Teaching Students About Jonathan Mangum
Introducing students to well-known performers and artists is an excellent way to inspire creativity and encourage an appreciation of performing arts. One such performer is Jonathan Mangum, an American actor, comedian, and improvisational artist best known for his role as an announcer on the game show “Let’s Make a Deal” and his numerous appearances on “Whose Line Is It Anyway?” Let’s explore how educators can teach students about Jonathan Mangum and successfully incorporate improvisation into the classroom.
Early Life and Career
Jonathan Mangum was born on January 16, 1971, in Charleston, South Carolina. Foster their curiosity by discussing his background; he graduated from the University of Central Florida with a degree in psychology. Notably, it was during college that Mangum first began to perform with SAK Theater – this marked the humble beginnings of his journey into the world of improvisational acting.
His Work in Television
Mangum has worked with several famous names in comedy, such as Wayne Brady and Drew Carey, making appearances on shows like “Whose Line Is It Anyway?” and “The Wayne Brady Show.” Employ clips from some of these shows to portray Mangum’s quick wit, sense of humor, and ability to think on his feet. Furthermore, highlight his role in “Let’s Make a Deal” where he not only announces but also entertains audiences through improvisation.
Besides television, Jonathan Mangum has toured extensively with improvisational shows like “Wayne Brady and Friends” and “Drew Carey’s Improv-A-Ganza.” This live performance experience gives students the opportunity to understand how improv functions both on-screen and off-screen. Playing snippets from these performances will help students grasp how performers can entertain various audiences without scripts.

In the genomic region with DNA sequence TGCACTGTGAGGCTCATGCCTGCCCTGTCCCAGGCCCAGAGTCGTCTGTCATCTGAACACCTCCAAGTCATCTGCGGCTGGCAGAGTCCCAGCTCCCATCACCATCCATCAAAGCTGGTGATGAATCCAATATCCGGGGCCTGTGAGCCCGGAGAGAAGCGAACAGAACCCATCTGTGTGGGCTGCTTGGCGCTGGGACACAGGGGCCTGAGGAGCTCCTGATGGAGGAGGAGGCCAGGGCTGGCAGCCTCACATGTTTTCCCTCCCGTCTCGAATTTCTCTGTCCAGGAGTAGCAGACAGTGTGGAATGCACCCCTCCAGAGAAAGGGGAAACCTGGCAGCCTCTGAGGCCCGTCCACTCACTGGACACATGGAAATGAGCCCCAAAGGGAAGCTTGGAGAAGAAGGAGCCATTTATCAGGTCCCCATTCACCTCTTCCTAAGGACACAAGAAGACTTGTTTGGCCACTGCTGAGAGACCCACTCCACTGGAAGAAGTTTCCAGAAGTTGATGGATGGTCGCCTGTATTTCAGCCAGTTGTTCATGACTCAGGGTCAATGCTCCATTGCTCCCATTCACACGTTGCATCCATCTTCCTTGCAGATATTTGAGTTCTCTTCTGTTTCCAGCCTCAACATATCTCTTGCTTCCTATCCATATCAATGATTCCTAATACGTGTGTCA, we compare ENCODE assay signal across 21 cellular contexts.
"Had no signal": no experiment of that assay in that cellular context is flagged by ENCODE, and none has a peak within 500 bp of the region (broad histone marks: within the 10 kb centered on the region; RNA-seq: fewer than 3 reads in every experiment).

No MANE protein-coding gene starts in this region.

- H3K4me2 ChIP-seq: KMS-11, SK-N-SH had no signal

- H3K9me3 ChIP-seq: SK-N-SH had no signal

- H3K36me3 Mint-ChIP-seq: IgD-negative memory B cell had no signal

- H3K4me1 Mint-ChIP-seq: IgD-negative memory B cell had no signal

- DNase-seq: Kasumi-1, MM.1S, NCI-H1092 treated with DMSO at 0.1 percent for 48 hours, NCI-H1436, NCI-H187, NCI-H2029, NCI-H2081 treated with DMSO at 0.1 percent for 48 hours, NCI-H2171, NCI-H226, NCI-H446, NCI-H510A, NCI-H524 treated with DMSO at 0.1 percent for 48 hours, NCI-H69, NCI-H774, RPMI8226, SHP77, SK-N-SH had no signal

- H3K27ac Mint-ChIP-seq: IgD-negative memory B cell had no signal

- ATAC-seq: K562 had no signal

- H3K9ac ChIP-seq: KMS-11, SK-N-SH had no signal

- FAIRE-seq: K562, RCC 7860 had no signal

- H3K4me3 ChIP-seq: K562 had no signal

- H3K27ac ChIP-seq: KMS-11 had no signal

Incorporating Improvisation into Teaching
Teaching students about Jonathan Mangum calls for educators to adopt a hands-on approach that emphasizes the importance of improvisation in enhancing creativity:
1. Warm-Up Exercises: To loosen up, begin the lesson with fun, low-pressure activities such as “Zip-Zap-Zop” or “One-Word Story.”
2. Short-form Improv Games: Introduce games drawing inspiration from “Whose Line Is It Anyway?” These can include “Scenes from a Hat” where students draw different scenarios and act them out spontaneously or “Props,” which involves using a prop for multiple unique purposes.
3. Encourage Risk-Taking: Whether on stage or in the classroom, improvisational artists thrive on taking risks. Reassure your students that making mistakes is part of the learning process when stepping outside their comfort zones.
Jonathan Mangum provides an excellent example of an artist who has built a successful career through improvisation and comic ingenuity. By teaching students about his background and work, educators can inspire budding performers and instill an appreciation for improvisational art. Adopting improv-based activities helps develop versatile communication skills, teamwork, and creative problem-solving abilities in students.